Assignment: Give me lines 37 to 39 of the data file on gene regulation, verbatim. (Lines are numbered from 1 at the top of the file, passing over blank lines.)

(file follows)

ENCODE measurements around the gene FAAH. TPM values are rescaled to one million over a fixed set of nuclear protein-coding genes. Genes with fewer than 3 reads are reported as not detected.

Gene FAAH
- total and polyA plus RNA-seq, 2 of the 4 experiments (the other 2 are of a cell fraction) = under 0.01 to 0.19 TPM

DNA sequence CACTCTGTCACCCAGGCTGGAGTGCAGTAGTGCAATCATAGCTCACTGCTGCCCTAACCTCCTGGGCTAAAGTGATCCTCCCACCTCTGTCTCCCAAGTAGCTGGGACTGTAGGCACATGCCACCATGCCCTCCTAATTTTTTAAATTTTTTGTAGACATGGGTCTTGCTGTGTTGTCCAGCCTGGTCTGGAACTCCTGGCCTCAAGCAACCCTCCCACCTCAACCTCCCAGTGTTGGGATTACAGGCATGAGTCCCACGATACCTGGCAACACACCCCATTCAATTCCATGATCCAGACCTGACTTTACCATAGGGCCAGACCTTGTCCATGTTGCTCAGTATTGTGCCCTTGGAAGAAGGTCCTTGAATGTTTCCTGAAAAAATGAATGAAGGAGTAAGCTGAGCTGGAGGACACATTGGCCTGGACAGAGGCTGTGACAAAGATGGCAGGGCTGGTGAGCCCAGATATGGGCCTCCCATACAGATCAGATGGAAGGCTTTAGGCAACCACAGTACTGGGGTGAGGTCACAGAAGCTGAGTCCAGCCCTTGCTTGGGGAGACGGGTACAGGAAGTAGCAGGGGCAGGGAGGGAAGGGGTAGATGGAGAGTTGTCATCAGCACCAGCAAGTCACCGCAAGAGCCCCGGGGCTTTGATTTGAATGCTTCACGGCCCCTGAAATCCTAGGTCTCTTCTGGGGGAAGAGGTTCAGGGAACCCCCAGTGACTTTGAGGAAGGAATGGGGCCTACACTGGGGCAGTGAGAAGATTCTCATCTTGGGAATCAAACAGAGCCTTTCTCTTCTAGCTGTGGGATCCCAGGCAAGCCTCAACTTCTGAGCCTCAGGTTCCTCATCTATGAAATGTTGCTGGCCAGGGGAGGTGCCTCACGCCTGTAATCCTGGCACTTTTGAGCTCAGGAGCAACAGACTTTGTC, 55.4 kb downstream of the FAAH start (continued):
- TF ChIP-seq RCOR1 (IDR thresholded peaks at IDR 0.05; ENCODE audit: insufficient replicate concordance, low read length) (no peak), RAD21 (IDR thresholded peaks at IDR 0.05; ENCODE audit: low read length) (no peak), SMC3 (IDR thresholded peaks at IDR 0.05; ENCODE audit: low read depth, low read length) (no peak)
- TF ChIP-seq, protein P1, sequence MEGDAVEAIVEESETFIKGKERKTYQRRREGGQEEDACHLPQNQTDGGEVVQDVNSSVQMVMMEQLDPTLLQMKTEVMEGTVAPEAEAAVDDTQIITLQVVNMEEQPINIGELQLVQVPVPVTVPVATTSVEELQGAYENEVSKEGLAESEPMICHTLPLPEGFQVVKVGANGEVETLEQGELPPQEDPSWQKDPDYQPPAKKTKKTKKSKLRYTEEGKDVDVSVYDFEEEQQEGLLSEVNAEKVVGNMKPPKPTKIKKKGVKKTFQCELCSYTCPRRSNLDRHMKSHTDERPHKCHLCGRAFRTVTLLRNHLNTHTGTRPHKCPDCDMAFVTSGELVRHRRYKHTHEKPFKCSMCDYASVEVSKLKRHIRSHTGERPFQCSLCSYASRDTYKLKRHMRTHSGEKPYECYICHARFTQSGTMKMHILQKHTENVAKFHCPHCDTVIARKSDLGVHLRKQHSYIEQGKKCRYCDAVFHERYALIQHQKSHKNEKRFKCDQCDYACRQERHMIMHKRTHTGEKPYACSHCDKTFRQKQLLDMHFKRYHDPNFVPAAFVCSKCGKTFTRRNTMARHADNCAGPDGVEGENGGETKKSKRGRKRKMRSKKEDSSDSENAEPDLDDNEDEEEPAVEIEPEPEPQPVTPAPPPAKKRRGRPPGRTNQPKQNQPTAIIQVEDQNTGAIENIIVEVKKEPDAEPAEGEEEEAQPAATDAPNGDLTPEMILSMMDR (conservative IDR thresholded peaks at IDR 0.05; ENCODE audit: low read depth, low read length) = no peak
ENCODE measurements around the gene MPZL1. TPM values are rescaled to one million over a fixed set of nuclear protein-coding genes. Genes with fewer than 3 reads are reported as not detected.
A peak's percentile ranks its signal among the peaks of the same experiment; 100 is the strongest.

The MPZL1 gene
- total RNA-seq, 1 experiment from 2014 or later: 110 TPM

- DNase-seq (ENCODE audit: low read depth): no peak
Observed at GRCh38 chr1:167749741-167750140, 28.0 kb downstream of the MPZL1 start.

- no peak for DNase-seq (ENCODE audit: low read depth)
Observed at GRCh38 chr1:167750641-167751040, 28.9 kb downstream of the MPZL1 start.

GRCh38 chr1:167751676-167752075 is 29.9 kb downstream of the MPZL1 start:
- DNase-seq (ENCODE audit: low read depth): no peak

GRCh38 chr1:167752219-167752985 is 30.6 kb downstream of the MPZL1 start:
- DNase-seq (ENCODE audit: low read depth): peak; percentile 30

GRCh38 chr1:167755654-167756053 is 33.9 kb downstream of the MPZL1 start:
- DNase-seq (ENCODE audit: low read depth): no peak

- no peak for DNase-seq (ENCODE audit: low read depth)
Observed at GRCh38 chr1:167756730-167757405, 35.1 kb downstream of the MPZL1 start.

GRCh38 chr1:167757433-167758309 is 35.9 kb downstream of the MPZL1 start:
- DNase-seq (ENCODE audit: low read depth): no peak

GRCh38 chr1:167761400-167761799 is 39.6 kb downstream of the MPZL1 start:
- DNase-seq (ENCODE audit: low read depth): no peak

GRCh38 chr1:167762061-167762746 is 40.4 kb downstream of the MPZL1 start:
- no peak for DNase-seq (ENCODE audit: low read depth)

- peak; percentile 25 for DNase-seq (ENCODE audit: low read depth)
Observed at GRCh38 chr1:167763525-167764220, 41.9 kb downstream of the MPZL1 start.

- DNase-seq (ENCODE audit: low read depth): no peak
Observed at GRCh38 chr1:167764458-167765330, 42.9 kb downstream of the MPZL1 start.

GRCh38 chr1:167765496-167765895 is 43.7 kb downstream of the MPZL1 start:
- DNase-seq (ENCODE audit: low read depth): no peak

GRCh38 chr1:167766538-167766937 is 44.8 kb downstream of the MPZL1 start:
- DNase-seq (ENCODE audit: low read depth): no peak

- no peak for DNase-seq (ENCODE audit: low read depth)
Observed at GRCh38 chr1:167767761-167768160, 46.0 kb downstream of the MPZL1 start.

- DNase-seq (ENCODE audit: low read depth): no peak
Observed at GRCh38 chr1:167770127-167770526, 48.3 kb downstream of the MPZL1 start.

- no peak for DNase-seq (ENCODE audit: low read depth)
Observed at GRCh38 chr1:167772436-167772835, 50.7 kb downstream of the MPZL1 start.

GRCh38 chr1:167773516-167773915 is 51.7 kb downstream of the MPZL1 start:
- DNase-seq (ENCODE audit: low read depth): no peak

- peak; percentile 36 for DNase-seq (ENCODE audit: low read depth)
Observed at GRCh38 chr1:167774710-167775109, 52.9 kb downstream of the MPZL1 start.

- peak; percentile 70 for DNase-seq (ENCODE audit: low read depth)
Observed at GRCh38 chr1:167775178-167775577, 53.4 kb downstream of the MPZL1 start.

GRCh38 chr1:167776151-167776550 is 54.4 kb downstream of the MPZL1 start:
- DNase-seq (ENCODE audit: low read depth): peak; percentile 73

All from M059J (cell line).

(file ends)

- no peak for DNase-seq (ENCODE audit: low read depth)
Observed at GRCh38 chr1:167767761-167768160, 46.0 kb downstream of the MPZL1 start.

- DNase-seq (ENCODE audit: low read depth): no peak